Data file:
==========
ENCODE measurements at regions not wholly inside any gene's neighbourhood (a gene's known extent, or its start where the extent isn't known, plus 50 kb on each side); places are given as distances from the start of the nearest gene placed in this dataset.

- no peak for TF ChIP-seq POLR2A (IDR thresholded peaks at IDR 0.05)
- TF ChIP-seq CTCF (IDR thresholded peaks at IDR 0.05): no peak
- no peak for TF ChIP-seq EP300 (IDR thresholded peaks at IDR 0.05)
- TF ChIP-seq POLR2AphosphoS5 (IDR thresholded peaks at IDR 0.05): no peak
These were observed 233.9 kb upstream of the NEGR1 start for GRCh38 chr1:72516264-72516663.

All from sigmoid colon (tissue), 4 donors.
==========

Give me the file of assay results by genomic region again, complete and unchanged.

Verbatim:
ENCODE measurements at regions not wholly inside any gene's neighbourhood (a gene's known extent, or its start where the extent isn't known, plus 50 kb on each side); places are given as distances from the start of the nearest gene placed in this dataset.

- no peak for TF ChIP-seq POLR2A (IDR thresholded peaks at IDR 0.05)
- TF ChIP-seq CTCF (IDR thresholded peaks at IDR 0.05): no peak
- no peak for TF ChIP-seq EP300 (IDR thresholded peaks at IDR 0.05)
- TF ChIP-seq POLR2AphosphoS5 (IDR thresholded peaks at IDR 0.05): no peak
These were observed 233.9 kb upstream of the NEGR1 start for GRCh38 chr1:72516264-72516663.

All from sigmoid colon (tissue), 4 donors.